Governing the Galleys: Jurisdiction, Justice, and Trade in the Squadrons of the Hispanic Monarchy (Sixteenth–Seventeenth Centuries) By Manuel Lomas Translated by Consuelo López- Morillas
GOVERNING THE GALLEYS
The study of galleys is no longer confined to the history of events, navigation, or tactics. The classic paradigm has gradually been transformed: essentially descriptive— of types of ships and their components, or of the number and composition of their crews— it also served nationalist ends.
The affirmation of an epic, glorious past could legitimate a nation’s identity and its role in building the political, legal, and cultural reality of the modern-day Mediterranean.
This change in emphasis has come about slowly and has involved different analytical approaches. One of the earliest innovations highlighted the technical and logistical aspects of mobilizing the galleys.
Fernand Braudel was the first to offer an overarching view of their costs, the challenges they presented, and their role in the decline of the great Mediterranean armadas, and his work formed the basis for later research.2
Maurice Aymard, following Braudel’s outline, proposed that technical changes in galley construction in the sixteenth century were linked to the evolution of Spain’s foreign policy, principally, that an increase in the ships’ size required greater human resources for operating them.3
Shortly afterwards, John F. Guilmartin built on Aymard’s observation that the trend toward longer galleys affected their logistical impact and manoeuvrability, adding that other technological changes, such as the introduction of bronze artillery, contributed to the disappearance in the late sixteenth century of the large galley fleets that had previously dominated Mediterranean warfare.4
Guilmartin’s thesis that galleys grew increasing inoperable, however, was revisited in its turn. Philip Williams maintained that for the Hispanic Monarchy, other pressures besides maintenance costs and technological changes (for example, an evolution in tactical priorities) must have affected the use of gal-leys in the seventeenth century.
In recent years, this scholar has returned to a neglected but classic line of research: he proposes that the training of officers, access to intelligence, improved nautical technology, and strategies of navigation and combat can explain how, though large fleets had disappeared, galleys were not in decline in the early- seventeenth- century Mediterranean.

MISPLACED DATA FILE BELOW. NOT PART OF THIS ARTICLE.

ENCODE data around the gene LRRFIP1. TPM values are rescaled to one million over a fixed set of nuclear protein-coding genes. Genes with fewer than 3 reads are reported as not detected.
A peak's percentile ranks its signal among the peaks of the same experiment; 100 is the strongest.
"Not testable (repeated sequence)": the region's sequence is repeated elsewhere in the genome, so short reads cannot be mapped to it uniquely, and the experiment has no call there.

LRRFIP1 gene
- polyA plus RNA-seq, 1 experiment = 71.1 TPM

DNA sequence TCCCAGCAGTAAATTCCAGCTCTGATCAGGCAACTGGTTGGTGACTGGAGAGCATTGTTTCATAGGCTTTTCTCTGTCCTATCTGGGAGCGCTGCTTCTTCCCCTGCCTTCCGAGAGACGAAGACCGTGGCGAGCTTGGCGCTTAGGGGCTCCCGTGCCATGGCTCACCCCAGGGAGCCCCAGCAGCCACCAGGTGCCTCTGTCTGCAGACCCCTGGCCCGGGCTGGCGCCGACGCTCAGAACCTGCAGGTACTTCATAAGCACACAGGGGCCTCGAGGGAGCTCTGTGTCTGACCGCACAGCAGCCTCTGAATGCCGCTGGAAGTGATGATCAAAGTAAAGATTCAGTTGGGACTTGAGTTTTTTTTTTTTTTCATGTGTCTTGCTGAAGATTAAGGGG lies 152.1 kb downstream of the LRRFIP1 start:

They had simply adapted to a form of fighting that was different and better suited to their efficiency and manageability while maximizing their financial costs.5
Reliance on galleys in war has been persistently linked to an increase in costs to those who maintained them; according to this view, their use was one of the major challenges that drove the bureaucratic and fiscal development of the new Mediterranean monarchies of the sixteenth century.
This line of research, initiated by Otto Hintze in the early twentieth century and continued by Jaume Vicens Vives, was defended by I.A.A. Thompson in the case of the Spanish war- fighting fleet. He stressed the enormous investment involved in creating and maintaining a fleet of galleys. Infrastructure had to be constructed even before the ships were built, and the costs of recruitment and provisioning increased steadily, a problem never well solved even after different models of management were tried.6
Scholarly attention next turned to the land-based logistics of galley fleets, first studied in the case of Spain by René Quatrefages, continued by Carla Rahn Phillips and Carmen Sanz Ayán, and culminating (so far) in José Miguel Escribano Páez’s recent work on the supply chain in Málaga.
These publications have shown the importance of examining the role of the king’s officers in each of the Crown’s dominions and that of the businessmen who held the chief supply contracts; these men could be decisive in the success or failure of a fleet.
A persistent question, important but not yet fully resolved, involves the economic and administrative costs to the Hispanic Monarchy of war in the Mediterranean compared to those of war on other better-known fronts.7
Another basic principle that interpreted the creation of permanent squadrons of galleys as an expression of centralized administration still prevails in the current debate.
Many scholars have accepted Jan Glete’s theory that these fleets appeared in parallel with the development of fiscal-military nation-states, those in which bureaucracy and the power to tax grew along with the needs of warfare, particularly the drive to control the sea and monopolize its violence.8 In the case of the Hispanic Monarchy,
it has been followed by An-tonello Mattone, Giulio Fenicia, and Valentina Favarò to explain the development of maritime defences in, respectively, the kingdoms of Sardinia, Naples, and Sicily in the second half of the sixteenth century.9 Recently, Fabrizio Filioli